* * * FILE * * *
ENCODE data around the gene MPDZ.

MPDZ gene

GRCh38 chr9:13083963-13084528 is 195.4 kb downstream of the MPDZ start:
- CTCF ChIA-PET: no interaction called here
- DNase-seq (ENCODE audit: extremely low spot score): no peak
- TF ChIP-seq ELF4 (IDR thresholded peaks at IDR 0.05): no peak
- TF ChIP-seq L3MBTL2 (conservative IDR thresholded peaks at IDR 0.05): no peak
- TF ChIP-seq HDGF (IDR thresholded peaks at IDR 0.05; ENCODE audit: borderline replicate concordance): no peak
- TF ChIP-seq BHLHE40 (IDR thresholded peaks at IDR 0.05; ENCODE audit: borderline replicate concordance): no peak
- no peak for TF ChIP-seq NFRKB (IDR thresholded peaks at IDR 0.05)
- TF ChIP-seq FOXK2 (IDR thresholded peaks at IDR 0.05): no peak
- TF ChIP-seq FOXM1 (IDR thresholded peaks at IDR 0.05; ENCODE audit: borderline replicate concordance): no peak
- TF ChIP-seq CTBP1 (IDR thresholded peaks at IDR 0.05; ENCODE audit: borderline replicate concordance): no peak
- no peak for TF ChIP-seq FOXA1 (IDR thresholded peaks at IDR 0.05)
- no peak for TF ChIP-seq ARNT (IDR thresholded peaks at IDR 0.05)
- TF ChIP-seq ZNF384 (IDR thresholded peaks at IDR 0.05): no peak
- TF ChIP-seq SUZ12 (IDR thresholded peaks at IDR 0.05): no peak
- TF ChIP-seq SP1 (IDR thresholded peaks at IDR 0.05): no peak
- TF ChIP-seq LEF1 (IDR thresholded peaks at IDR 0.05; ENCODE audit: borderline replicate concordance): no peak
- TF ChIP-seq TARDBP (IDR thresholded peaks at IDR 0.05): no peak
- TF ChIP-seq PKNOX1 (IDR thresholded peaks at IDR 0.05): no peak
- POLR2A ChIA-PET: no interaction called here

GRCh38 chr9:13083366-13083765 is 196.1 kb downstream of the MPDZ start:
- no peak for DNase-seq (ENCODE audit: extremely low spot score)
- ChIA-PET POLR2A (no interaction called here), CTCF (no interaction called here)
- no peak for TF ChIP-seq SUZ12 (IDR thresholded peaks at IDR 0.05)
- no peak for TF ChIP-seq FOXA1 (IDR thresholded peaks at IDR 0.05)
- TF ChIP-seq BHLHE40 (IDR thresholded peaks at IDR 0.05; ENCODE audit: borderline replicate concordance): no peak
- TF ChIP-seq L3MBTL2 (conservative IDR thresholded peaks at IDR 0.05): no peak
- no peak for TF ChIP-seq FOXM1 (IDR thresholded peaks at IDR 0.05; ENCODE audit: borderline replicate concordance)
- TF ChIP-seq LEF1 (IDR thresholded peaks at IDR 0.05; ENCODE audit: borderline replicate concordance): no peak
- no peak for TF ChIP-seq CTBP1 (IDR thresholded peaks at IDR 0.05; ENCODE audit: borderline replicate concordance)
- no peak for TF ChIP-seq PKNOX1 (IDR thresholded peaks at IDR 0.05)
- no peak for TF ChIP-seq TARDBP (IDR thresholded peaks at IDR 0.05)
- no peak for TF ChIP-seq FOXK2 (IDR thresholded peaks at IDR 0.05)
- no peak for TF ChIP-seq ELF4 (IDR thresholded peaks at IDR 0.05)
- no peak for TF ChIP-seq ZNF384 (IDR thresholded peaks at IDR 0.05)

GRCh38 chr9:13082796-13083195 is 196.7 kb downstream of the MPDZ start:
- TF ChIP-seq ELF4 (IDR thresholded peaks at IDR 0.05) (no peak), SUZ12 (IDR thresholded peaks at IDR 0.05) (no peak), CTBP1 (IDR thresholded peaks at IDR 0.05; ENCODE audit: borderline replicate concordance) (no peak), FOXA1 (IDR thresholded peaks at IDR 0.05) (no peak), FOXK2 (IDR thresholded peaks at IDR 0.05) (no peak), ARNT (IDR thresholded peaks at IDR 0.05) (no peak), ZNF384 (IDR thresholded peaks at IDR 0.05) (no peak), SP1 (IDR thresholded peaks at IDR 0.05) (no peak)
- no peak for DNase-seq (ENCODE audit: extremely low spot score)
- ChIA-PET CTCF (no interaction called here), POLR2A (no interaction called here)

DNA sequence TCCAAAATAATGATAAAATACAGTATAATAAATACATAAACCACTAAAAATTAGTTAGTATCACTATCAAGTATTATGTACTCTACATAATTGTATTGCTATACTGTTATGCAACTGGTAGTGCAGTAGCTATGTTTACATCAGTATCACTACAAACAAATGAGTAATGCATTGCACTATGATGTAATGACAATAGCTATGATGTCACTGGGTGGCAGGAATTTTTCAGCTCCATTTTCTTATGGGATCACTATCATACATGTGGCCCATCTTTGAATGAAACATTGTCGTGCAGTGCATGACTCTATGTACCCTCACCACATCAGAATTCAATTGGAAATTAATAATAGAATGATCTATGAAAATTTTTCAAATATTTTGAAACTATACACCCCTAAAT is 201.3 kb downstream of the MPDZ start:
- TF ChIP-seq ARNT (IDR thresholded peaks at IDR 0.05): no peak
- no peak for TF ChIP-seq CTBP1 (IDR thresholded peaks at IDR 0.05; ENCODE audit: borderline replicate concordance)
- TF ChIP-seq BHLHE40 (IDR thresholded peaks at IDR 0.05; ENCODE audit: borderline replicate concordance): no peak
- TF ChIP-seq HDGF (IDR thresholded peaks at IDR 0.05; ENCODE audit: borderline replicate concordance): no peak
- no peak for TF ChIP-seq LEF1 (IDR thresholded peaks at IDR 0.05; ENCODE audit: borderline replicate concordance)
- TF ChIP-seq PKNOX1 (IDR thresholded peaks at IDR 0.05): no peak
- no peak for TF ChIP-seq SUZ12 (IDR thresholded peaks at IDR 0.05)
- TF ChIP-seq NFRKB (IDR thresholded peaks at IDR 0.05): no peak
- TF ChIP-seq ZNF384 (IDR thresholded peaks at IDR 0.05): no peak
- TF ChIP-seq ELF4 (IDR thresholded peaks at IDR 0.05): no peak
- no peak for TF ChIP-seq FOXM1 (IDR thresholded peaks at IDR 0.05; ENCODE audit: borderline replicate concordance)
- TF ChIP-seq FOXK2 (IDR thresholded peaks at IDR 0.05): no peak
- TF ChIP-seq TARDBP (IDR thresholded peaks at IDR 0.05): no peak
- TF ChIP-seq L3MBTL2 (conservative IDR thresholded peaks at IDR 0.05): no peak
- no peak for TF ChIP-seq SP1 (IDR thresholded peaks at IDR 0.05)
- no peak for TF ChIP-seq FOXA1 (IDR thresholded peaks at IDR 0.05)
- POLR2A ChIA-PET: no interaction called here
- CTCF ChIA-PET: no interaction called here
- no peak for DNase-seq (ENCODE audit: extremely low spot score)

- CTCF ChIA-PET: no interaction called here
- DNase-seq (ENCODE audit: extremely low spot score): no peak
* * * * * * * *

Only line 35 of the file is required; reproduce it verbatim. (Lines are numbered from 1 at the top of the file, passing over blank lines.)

- no peak for TF ChIP-seq FOXK2 (IDR thresholded peaks at IDR 0.05)